But then I thought of my sons and their mates who just about remember í86 and have had only Italia 90 to get excited about. They deserve to have their golden memories just like I have mine with Bobby, Geoff and Martin.



Back in the day I used to go to Wembley to see West Ham players make their debuts for England, or just play regularly for their country. Trevor Brooking, Frank Lampard,(senior) Alan Devonshire, they were from MY club. I so wanted desperately to see Billy Bonds win a cap, and remember watching him limp off a Sheffield Wednesday once knowing that his chance of a cap under Ron Greenwoodís management had gone.

Before that it was to see Johnny Byrne, too infrequently in an England shirt. He would have been the fourth West Ham player in that 1966 World Cup winning side, have no doubt about that, had he been fit.

And of course there was Sir Bobby, Sir Geoff and Martin Peters. I am old enough to have been able to walk up to Wembley for the group stages in Ď66 and just pay your money on the gate. No tickets needed. I was there for the France and Mexico matches. Then my father, who had no choice over what weeks he had for a summer holiday, the company decided, had booked to take us to north Wales. The nearest we ever got to 'abroad'.

I recall him driving back down the A5 on World Cup Final day, as England set about West Germany. We got home in time to see the Germans level, and then for the extra time. The cases and bags were strewn all over the drive.

So I have some previous with England. That was a never to be forgotten day. If you look at the TV footage of the time, Wembley was festooned in the Union flag, barely at red cross in sight. Not any more, then there was an assumption then that everyone wanted England to win. We know it is not like that now, it is just the English and all that entails.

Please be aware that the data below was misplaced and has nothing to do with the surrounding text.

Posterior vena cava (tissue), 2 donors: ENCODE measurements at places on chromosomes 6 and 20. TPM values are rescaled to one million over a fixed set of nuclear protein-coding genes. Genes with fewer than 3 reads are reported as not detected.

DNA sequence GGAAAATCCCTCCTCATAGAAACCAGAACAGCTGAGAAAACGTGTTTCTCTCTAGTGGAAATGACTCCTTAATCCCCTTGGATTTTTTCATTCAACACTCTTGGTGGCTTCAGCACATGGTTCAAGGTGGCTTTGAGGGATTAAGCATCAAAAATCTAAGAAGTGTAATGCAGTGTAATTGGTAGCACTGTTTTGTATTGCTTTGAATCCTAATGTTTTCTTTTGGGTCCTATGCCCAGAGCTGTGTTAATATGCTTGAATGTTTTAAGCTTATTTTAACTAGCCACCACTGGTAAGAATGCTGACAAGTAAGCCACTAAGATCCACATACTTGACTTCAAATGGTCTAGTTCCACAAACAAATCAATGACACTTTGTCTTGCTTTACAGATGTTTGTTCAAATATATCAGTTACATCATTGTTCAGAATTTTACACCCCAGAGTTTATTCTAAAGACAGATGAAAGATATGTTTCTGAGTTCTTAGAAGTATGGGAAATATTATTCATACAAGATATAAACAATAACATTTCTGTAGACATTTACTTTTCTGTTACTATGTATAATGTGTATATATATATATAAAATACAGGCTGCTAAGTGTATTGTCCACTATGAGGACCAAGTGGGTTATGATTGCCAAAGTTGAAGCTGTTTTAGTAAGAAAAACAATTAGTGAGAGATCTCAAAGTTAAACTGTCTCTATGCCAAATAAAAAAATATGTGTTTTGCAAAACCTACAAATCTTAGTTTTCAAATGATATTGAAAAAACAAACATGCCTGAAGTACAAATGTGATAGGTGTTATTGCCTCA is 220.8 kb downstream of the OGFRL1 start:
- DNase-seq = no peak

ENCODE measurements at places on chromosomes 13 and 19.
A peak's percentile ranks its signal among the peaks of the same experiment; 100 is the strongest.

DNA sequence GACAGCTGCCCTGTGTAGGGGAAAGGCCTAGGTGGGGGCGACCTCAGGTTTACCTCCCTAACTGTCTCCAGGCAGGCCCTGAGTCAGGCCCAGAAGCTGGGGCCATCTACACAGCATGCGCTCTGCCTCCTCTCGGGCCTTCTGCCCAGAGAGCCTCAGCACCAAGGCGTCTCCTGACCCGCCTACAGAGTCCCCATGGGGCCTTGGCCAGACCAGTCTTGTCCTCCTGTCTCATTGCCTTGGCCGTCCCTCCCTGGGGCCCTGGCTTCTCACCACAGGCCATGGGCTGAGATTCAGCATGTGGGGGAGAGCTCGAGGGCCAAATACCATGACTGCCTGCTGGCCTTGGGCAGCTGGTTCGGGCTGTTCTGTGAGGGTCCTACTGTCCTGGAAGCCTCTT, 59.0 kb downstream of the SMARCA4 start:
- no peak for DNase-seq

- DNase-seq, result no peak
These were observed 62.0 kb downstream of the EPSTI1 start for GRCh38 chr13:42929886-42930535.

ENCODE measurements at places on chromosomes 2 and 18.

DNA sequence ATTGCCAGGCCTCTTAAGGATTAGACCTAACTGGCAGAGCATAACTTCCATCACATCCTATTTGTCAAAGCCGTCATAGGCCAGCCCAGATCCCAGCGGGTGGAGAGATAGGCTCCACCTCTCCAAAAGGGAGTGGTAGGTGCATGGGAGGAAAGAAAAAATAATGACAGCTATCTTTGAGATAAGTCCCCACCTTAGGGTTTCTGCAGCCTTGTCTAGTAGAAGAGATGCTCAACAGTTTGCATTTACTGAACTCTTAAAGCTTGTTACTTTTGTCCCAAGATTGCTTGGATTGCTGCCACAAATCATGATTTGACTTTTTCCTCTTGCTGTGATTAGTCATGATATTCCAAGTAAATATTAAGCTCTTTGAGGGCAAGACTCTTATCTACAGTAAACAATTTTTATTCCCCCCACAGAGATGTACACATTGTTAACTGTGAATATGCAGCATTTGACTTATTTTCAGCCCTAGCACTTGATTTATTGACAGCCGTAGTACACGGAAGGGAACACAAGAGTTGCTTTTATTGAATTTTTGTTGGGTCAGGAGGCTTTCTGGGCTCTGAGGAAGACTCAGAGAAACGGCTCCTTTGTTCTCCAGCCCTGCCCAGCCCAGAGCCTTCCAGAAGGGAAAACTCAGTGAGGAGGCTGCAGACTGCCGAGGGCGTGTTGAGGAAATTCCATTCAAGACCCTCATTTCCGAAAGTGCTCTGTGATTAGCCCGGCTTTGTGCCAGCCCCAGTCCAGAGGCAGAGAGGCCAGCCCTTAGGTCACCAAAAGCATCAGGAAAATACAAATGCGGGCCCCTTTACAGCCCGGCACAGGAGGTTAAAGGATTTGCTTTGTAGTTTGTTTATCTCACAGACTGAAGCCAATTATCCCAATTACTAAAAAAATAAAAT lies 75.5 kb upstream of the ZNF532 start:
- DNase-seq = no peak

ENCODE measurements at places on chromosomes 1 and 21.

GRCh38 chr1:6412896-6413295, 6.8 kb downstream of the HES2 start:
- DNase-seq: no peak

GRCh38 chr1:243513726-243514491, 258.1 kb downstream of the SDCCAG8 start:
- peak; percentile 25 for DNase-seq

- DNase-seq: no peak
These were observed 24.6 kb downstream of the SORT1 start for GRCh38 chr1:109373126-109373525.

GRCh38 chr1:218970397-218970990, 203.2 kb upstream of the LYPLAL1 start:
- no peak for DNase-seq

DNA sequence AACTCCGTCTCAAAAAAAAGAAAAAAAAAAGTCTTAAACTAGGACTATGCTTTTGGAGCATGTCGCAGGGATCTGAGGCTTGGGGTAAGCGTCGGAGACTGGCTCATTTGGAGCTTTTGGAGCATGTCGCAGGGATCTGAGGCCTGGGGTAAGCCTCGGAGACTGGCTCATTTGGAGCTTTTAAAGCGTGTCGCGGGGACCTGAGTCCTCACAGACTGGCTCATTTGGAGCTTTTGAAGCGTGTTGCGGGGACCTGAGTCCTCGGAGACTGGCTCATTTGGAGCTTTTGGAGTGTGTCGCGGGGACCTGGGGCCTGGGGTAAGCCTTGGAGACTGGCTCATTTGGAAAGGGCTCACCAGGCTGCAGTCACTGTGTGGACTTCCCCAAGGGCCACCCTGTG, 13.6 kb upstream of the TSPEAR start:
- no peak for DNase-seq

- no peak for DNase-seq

I suppose my disillusion with England has grown with every red cross that has appeared. Like it or not, there has been a different agenda growing, and it has not been pleasant.




The flag of St. George has been hijacked over the decades by every far right bunch you care to mention. The National Front, the BNP, EDF, now UKIP.

I see the National Front tweeted, with little red and white flags, their congratulations to England for beating Columbia. Hypocrites. Southgate called his side typical of the nationís diversity, Eric Dier was brought up in Portugal, Harry Kaneís dad is Irish, Raheem Sterling was born in Jamaica, Jessie Lingardís grand parent are from St. Vincent and Dele Alliís dad is Nigerian. That hardly fits with the UKIP ideal.

That flag has sadly meant something different, something racist, something divisive. Not for everyone who follows England of course and carries that flag with them, with just innocent affection for their country. But itís an image I dislike, and I feel many others agree.